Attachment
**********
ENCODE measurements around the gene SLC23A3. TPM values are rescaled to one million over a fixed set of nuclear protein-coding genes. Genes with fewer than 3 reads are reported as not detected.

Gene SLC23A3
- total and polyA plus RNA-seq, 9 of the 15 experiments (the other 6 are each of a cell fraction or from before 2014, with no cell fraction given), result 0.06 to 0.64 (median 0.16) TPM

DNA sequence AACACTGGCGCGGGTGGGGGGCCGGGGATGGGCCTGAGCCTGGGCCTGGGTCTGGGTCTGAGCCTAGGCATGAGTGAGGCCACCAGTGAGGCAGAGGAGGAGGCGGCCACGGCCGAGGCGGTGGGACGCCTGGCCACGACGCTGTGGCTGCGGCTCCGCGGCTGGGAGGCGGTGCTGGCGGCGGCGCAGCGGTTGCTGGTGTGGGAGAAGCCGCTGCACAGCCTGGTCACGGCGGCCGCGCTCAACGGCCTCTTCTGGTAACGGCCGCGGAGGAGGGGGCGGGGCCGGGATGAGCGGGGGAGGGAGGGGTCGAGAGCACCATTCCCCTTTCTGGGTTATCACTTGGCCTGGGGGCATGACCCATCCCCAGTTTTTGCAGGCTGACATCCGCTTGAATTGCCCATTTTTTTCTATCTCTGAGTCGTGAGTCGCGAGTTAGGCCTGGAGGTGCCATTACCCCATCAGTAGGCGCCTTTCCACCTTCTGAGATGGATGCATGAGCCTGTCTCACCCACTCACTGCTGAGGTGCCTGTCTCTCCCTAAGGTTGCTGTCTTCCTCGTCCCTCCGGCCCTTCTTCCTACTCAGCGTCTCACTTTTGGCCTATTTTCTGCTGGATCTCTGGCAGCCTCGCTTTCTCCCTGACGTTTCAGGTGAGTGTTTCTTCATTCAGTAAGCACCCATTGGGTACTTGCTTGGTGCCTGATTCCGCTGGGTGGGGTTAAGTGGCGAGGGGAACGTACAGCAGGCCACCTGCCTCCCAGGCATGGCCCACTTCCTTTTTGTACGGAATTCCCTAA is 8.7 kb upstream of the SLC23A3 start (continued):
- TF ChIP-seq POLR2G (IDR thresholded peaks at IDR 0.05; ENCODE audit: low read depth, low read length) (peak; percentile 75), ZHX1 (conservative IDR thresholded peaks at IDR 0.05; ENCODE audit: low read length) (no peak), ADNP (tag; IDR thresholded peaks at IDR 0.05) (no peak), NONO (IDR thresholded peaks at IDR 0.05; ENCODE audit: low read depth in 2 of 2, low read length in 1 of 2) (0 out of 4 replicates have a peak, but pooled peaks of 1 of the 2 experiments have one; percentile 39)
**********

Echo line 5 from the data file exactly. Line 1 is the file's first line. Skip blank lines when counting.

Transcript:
- TF ChIP-seq POLR2G (IDR thresholded peaks at IDR 0.05; ENCODE audit: low read depth, low read length) (peak; percentile 75), ZHX1 (conservative IDR thresholded peaks at IDR 0.05; ENCODE audit: low read length) (no peak), ADNP (tag; IDR thresholded peaks at IDR 0.05) (no peak), NONO (IDR thresholded peaks at IDR 0.05; ENCODE audit: low read depth in 2 of 2, low read length in 1 of 2) (0 out of 4 replicates have a peak, but pooled peaks of 1 of the 2 experiments have one; percentile 39)